This post is based on my presentation at the fifth annual #WomenEd unconference in Sheffield on 5th October, which focussed on my chapter in the first #WomenEd book: ‘10% Braver’ (Sage, 2019).
I recently read Laura Bates’ book, ‘Girl Up’, which addresses an audience of teenage girls. In one chapter, Laura approaches a range of women who have achieved success in a wide variety of different professional areas, and asks them what advice they would offer to young women keen to succeed in a similar career, and also what they would say to their teenage selves, if they had the opportunity. I found the responses fascinating and inspiring (and tweeted extensively from this chapter!) At the #WomenEd unconference I started by asking those who had opted for this session to consider:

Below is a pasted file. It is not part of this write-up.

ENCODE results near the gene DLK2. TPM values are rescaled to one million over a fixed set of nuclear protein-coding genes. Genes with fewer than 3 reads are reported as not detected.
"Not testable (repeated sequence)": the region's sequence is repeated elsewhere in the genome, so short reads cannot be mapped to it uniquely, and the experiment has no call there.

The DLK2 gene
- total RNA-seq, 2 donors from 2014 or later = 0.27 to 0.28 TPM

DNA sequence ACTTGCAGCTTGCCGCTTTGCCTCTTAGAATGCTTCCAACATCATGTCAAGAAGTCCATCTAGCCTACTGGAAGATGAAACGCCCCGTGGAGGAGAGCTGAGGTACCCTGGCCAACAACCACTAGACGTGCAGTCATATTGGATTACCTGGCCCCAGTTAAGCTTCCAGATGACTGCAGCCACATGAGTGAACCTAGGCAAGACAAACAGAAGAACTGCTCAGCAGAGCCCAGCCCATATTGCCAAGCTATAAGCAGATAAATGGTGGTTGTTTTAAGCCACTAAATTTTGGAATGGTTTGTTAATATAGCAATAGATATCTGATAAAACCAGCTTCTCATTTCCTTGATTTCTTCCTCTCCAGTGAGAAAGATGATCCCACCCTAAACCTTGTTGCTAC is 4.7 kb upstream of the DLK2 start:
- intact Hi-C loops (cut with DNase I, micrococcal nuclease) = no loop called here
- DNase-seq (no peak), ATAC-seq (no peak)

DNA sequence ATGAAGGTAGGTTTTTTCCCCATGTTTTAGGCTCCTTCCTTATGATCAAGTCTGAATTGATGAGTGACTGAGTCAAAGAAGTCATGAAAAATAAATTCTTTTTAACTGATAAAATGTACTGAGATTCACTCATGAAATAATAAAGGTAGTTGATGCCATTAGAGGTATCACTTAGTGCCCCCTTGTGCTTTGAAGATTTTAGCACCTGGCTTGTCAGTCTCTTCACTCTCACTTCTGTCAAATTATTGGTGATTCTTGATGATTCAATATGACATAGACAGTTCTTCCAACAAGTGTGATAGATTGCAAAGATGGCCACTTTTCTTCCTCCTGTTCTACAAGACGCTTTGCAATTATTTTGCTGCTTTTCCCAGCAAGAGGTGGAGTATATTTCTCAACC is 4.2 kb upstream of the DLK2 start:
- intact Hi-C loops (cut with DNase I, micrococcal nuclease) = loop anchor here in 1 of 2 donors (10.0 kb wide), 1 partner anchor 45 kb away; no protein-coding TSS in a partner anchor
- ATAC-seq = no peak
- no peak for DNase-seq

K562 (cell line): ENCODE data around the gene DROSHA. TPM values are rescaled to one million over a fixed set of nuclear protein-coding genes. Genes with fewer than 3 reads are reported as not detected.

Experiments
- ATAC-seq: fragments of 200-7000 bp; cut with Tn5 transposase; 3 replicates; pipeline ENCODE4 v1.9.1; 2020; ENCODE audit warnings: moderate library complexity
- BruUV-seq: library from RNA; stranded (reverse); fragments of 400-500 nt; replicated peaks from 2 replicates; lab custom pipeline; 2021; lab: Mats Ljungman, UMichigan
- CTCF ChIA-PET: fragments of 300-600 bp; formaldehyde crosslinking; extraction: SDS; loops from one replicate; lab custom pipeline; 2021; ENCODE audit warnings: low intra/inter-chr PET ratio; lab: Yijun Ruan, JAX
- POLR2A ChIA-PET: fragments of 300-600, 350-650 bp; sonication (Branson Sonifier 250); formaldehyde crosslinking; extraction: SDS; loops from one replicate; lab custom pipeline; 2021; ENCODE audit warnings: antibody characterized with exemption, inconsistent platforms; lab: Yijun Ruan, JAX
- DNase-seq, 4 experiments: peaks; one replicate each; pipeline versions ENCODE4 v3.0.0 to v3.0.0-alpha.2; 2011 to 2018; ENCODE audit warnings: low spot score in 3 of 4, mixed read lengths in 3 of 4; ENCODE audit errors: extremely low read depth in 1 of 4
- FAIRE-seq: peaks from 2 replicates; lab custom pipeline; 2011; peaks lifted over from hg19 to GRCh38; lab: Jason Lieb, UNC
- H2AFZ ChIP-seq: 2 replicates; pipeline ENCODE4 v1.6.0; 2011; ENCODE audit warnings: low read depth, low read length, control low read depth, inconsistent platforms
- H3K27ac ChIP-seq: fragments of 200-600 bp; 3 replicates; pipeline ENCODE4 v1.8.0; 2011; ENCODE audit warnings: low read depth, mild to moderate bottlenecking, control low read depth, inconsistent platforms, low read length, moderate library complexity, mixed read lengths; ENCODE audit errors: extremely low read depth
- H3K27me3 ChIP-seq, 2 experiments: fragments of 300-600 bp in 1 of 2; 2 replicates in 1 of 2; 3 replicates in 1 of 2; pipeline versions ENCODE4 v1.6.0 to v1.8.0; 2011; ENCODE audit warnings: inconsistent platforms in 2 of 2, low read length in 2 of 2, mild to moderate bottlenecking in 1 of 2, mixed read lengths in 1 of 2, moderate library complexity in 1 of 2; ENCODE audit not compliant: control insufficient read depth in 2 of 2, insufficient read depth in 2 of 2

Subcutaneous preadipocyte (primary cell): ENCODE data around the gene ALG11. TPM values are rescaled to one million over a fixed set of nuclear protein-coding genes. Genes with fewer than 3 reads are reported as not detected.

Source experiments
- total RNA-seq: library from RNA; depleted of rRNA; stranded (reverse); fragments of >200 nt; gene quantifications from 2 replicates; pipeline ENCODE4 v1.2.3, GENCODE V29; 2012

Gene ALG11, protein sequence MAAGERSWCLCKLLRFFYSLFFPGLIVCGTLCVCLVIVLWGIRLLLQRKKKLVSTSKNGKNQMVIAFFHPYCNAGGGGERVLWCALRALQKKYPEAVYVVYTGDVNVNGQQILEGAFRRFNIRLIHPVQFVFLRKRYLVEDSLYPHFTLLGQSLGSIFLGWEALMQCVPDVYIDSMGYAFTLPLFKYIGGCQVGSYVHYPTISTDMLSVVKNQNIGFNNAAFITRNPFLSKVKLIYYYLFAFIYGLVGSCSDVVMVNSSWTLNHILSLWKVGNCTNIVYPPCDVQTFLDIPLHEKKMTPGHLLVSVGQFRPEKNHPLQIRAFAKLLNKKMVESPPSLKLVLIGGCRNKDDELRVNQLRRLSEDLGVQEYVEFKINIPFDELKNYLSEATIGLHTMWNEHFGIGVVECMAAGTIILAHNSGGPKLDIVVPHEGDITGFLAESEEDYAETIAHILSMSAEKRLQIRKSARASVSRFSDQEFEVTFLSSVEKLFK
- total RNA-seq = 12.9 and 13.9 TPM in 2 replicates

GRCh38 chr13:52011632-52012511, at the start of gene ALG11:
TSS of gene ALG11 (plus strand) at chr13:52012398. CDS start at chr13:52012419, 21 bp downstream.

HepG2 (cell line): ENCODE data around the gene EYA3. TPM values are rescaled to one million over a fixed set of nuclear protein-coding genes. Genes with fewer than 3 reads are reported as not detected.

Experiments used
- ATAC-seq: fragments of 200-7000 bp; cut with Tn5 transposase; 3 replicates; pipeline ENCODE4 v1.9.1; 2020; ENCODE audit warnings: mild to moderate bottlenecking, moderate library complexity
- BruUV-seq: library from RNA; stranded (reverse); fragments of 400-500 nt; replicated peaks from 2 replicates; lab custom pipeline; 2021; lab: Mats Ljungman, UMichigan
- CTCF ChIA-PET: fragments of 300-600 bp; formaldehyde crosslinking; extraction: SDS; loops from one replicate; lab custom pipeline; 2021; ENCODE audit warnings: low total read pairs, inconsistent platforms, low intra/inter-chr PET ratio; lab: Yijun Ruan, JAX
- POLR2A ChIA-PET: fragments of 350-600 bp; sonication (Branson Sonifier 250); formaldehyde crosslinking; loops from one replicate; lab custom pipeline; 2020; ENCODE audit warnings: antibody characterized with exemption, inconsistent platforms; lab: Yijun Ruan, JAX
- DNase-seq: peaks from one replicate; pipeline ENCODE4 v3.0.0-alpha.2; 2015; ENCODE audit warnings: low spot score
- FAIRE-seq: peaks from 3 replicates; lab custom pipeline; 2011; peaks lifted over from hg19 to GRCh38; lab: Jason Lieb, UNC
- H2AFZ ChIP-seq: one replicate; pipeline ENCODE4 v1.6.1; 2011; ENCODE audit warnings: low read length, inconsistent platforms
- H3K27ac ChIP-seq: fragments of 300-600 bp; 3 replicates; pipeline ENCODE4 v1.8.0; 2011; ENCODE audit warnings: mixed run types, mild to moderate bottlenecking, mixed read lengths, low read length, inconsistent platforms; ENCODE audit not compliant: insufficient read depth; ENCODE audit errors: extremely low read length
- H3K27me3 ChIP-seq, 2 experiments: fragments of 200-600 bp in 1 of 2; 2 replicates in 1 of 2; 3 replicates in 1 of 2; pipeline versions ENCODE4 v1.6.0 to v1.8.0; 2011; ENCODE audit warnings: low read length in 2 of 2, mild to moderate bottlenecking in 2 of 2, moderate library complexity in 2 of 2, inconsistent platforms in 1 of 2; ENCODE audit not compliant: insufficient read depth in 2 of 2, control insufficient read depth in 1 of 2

- What advice they would give their teenage self, and
- What advice they would offer their NQT (or career-starter) self.
One of the great benefits of a day like this is the opportunity it offers us for reflection, and I wanted the men and women in my session to begin by reflecting on some of the things they had learnt so far, before going on to consider possible next steps.
So, what might you do in order to secure the job you dream of, to make the most positive transition into the role and then to succeed once in post?
- Think about why you want this role. What will it give you the opportunity to do? Consider your current professional sphere of influence: whose lives do you affect in your current professional capacity (students, colleagues, other adults, and, of course, those who lead you)? Then consider how that sphere of influence might expand were you to move on to the job you hope to secure. Stepping up to the challenge and making the most of the chance it will give you to make an even greater difference is the best possible reason for wanting promotion. Consider what leadership is about, and what, in your experience, the most successful leaders do. What are the characteristics of the leader you hope to become in the future?